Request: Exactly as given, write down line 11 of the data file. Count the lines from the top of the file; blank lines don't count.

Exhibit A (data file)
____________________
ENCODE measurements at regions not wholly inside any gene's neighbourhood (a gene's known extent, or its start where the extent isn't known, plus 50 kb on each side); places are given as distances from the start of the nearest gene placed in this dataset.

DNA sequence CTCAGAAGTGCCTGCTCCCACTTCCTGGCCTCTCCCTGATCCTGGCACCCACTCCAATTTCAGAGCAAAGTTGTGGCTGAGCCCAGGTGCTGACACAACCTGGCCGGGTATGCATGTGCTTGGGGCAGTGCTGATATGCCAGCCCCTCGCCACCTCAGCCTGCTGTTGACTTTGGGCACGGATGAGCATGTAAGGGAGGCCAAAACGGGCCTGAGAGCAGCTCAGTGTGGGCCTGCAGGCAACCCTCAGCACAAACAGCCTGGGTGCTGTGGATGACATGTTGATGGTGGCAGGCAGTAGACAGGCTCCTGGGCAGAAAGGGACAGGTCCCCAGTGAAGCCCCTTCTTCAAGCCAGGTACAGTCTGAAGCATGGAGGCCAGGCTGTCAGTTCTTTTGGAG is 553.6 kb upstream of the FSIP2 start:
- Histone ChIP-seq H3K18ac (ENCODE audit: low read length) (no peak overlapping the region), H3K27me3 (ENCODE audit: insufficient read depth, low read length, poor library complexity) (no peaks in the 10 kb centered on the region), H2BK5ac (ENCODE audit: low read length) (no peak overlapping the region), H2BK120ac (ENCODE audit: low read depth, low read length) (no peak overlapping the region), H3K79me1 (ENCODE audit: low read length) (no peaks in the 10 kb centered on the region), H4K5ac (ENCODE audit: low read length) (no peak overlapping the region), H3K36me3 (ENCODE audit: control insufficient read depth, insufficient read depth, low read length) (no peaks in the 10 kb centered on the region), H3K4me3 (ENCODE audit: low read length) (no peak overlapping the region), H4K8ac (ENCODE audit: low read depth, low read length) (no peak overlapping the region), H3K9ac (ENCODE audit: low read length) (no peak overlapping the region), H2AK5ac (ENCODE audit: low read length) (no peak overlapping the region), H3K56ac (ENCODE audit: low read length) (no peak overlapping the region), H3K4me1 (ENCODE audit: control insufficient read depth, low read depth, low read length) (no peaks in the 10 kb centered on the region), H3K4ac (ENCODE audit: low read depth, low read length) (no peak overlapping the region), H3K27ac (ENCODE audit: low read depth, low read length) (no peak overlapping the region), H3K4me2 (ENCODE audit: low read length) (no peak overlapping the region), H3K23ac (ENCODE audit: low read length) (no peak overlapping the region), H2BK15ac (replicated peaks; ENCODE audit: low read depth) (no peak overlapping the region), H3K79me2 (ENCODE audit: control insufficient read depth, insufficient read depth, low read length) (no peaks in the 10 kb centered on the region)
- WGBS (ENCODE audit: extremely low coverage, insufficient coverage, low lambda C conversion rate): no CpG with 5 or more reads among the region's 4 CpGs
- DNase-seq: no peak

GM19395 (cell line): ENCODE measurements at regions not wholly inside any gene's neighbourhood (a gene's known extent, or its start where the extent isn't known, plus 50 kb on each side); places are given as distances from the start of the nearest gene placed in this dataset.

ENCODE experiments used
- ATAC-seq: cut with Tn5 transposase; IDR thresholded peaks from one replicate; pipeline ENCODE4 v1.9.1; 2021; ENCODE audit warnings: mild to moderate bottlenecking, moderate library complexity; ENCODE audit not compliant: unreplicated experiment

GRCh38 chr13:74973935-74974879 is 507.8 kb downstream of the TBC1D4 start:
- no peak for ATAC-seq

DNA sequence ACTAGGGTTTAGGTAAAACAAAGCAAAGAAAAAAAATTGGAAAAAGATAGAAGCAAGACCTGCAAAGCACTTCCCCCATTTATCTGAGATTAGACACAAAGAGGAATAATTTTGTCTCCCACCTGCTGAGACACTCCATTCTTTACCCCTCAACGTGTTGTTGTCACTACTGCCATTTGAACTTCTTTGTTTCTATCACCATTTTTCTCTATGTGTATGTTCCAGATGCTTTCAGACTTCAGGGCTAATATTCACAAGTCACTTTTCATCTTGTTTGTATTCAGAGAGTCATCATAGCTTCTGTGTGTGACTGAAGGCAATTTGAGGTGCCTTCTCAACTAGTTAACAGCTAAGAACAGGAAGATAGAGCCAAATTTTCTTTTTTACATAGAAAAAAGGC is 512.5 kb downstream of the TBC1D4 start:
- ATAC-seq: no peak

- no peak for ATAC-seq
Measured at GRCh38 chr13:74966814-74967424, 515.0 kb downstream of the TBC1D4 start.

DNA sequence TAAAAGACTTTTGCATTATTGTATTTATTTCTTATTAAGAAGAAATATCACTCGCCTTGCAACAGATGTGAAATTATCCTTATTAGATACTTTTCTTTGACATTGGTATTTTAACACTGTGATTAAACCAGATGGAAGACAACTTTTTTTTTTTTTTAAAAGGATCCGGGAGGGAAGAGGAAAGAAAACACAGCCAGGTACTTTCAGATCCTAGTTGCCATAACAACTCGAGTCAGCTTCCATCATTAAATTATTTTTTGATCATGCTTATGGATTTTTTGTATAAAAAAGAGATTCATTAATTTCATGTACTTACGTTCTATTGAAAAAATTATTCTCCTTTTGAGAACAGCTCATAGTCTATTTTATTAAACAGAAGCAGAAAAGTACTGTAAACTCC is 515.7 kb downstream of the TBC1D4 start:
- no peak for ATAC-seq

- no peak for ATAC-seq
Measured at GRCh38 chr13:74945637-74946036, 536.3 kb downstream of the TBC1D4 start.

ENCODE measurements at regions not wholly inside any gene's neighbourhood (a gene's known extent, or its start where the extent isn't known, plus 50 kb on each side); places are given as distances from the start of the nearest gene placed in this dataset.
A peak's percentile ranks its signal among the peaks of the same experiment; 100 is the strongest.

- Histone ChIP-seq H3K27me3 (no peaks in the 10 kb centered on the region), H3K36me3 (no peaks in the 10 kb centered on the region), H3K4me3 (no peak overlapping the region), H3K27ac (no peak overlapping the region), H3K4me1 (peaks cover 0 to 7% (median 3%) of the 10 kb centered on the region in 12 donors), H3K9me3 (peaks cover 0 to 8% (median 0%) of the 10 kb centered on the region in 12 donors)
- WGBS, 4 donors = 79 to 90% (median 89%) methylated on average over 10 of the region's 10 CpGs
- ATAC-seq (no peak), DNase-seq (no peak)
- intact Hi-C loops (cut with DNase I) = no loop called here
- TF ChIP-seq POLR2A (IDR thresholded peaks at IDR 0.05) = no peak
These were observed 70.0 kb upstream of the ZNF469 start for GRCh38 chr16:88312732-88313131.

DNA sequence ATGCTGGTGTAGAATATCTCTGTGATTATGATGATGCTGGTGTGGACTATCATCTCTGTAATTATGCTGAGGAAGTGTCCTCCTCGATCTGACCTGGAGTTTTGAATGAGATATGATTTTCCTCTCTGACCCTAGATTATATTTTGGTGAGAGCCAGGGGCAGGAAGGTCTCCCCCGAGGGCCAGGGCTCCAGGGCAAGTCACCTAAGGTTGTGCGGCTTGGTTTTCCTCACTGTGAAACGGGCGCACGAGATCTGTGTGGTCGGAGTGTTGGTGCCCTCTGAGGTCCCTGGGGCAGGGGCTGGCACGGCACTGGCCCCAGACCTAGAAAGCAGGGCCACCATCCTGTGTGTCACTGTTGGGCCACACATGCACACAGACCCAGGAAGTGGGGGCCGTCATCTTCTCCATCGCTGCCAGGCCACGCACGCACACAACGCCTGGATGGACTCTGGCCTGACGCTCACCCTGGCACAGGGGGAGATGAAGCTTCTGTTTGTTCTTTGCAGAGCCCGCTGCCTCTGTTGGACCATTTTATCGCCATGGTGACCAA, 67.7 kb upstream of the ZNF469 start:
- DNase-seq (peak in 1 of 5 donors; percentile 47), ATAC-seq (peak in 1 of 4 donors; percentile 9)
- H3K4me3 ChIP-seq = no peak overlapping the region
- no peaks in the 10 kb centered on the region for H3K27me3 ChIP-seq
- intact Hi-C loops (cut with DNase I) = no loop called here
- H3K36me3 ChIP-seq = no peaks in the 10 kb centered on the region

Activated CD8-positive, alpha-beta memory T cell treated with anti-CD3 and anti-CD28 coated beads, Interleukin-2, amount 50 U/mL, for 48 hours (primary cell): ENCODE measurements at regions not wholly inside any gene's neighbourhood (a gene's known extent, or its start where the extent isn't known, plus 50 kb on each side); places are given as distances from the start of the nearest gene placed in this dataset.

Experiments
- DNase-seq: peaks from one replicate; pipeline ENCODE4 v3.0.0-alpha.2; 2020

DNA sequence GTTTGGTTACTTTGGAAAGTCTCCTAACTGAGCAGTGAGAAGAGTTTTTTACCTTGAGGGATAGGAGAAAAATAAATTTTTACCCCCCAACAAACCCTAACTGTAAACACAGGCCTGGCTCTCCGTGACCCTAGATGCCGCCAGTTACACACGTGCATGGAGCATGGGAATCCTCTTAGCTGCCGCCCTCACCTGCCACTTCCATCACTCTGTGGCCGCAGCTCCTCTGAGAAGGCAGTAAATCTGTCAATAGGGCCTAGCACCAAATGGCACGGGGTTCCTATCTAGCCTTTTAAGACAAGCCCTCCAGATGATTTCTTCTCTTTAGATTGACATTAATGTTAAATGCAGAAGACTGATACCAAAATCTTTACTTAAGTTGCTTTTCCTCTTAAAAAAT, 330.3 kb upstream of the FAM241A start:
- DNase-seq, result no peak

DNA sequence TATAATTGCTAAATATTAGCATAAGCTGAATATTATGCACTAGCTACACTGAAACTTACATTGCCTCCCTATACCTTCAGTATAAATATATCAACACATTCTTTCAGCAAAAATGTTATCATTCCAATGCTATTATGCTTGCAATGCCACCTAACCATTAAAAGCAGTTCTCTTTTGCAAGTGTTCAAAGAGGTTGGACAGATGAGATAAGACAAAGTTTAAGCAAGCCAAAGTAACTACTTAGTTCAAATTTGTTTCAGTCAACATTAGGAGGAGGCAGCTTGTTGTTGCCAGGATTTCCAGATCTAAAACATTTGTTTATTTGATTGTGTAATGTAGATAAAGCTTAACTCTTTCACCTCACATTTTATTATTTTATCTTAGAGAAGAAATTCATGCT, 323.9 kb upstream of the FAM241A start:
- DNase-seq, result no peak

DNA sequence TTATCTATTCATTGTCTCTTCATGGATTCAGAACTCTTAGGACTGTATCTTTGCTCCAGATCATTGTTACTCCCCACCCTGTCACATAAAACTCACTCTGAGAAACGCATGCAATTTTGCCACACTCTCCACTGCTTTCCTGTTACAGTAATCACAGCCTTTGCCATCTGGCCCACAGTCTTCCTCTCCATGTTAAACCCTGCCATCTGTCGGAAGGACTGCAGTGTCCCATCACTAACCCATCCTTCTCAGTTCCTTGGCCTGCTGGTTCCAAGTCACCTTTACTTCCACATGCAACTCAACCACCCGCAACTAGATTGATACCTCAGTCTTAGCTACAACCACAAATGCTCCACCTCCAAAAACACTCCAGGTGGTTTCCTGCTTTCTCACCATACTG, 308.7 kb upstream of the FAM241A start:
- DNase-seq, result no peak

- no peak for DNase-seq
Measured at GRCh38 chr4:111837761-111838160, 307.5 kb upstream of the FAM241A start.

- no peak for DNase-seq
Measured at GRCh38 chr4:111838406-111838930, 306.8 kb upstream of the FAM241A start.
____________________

DNA sequence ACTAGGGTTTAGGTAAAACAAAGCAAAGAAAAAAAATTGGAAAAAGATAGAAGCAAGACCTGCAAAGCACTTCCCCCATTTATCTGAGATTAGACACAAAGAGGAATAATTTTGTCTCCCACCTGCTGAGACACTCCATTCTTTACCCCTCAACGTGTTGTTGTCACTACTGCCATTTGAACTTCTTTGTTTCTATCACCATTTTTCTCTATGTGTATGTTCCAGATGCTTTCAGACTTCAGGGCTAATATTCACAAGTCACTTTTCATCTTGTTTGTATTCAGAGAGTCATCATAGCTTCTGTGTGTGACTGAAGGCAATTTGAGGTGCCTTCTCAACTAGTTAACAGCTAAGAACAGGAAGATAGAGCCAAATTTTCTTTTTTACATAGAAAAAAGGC is 512.5 kb downstream of the TBC1D4 start: